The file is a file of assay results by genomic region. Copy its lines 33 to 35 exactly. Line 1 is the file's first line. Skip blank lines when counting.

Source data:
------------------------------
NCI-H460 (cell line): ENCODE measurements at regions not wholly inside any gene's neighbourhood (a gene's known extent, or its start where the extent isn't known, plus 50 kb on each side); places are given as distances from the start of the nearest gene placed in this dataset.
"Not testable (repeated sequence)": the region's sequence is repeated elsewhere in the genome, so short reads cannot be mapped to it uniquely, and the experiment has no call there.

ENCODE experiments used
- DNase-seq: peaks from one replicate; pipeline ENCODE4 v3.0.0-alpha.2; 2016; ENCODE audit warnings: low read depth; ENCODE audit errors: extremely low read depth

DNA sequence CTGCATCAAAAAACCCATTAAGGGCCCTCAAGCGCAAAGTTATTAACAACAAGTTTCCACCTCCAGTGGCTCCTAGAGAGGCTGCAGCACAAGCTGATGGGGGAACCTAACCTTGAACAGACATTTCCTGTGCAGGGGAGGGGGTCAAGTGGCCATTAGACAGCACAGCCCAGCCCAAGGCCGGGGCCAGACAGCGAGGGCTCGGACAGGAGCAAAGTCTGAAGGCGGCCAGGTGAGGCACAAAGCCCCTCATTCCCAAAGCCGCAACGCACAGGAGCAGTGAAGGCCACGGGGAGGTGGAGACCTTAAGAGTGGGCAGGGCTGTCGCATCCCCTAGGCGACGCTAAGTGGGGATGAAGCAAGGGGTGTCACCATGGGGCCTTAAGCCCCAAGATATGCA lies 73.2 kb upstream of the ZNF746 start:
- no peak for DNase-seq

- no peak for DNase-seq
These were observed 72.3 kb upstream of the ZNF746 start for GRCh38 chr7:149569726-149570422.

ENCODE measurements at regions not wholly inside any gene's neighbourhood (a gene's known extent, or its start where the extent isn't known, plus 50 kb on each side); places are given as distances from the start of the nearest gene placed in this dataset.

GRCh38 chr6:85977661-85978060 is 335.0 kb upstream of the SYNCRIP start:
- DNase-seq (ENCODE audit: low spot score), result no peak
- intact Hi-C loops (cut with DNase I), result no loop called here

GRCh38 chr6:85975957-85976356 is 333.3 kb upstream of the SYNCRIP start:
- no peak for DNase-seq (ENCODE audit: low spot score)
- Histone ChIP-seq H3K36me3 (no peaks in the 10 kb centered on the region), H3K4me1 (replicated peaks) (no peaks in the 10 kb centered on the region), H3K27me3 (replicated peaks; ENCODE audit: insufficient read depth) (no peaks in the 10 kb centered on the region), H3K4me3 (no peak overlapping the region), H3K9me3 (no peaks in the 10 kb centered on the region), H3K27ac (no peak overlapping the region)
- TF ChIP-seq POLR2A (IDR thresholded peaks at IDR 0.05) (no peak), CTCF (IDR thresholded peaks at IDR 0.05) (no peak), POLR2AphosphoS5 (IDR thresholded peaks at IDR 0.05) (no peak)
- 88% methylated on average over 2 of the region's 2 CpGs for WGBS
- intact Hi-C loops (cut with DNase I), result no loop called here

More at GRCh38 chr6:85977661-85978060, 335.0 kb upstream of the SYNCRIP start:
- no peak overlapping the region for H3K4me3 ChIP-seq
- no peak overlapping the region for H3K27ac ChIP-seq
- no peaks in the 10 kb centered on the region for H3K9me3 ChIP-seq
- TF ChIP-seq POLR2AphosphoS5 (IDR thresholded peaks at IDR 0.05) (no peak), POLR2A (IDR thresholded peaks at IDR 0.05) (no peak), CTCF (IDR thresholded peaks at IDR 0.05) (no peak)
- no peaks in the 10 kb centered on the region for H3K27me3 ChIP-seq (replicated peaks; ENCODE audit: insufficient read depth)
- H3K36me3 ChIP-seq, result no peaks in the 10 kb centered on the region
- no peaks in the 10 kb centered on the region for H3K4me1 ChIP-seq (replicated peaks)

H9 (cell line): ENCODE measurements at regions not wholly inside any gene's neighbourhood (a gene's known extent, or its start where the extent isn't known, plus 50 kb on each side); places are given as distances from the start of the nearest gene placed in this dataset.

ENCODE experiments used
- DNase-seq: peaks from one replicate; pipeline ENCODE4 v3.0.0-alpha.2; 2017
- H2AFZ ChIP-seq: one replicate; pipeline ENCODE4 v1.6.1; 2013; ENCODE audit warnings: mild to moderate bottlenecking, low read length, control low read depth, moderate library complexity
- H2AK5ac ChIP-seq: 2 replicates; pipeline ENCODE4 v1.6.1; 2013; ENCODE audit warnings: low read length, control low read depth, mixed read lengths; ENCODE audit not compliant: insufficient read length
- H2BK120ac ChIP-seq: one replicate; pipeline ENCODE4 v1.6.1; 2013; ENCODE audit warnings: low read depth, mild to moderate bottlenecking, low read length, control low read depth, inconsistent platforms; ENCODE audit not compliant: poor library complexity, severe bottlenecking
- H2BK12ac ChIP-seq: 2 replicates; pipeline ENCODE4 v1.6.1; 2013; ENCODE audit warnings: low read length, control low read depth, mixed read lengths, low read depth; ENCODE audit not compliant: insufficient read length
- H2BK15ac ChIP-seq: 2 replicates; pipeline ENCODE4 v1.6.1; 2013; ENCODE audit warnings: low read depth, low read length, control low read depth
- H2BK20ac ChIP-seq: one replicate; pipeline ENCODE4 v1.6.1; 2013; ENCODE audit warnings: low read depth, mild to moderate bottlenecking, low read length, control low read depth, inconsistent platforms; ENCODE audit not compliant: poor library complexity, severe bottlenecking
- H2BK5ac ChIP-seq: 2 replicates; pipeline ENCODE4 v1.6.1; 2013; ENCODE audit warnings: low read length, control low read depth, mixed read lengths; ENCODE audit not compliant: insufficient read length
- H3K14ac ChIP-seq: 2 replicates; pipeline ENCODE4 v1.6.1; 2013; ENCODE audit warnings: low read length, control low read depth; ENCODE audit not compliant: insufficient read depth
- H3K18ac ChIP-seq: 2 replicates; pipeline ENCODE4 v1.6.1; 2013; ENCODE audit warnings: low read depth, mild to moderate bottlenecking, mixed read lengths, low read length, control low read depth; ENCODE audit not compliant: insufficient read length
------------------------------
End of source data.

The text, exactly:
- H2BK12ac ChIP-seq: 2 replicates; pipeline ENCODE4 v1.6.1; 2013; ENCODE audit warnings: low read length, control low read depth, mixed read lengths, low read depth; ENCODE audit not compliant: insufficient read length
- H2BK15ac ChIP-seq: 2 replicates; pipeline ENCODE4 v1.6.1; 2013; ENCODE audit warnings: low read depth, low read length, control low read depth
- H2BK20ac ChIP-seq: one replicate; pipeline ENCODE4 v1.6.1; 2013; ENCODE audit warnings: low read depth, mild to moderate bottlenecking, low read length, control low read depth, inconsistent platforms; ENCODE audit not compliant: poor library complexity, severe bottlenecking